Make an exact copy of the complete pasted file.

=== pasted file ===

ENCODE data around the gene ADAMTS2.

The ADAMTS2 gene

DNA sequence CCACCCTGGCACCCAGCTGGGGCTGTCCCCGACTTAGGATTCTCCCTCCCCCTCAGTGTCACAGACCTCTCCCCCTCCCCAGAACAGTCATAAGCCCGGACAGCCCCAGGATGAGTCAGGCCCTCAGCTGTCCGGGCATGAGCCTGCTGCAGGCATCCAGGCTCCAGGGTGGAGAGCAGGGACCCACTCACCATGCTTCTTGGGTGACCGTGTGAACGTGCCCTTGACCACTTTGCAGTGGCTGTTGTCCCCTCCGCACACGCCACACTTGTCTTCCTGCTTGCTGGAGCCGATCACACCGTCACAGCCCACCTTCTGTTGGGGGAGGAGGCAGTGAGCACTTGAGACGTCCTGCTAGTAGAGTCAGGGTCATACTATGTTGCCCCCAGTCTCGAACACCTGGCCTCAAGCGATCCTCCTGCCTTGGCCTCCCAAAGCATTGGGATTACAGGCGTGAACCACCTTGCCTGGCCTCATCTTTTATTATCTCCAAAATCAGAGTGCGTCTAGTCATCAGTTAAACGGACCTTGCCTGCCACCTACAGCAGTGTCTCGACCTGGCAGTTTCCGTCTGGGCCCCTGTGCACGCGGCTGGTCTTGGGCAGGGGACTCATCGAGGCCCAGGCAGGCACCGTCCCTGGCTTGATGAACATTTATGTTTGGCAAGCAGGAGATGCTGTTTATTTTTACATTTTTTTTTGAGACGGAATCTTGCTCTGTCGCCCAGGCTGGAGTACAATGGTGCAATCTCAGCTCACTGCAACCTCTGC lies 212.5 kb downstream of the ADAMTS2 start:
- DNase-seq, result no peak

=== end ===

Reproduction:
ENCODE data around the gene ADAMTS2.

The ADAMTS2 gene

DNA sequence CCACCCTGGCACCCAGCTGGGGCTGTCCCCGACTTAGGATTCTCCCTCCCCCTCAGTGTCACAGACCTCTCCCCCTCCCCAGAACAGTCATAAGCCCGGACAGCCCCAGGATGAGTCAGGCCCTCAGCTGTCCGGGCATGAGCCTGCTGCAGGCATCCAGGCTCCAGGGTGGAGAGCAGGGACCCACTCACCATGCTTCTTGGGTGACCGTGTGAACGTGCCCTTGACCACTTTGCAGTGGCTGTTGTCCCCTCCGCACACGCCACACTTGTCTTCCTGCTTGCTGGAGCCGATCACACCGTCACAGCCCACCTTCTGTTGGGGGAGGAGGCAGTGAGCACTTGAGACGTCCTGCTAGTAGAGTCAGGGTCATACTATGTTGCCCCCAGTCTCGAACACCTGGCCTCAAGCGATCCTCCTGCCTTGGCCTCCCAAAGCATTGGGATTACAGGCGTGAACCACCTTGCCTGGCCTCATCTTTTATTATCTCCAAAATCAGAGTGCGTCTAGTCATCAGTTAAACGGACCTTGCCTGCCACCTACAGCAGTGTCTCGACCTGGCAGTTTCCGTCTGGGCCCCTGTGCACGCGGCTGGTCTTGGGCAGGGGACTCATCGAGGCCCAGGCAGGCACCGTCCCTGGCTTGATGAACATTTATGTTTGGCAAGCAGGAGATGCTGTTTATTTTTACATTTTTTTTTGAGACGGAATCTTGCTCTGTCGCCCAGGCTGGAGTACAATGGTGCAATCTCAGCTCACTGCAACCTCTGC lies 212.5 kb downstream of the ADAMTS2 start:
- DNase-seq, result no peak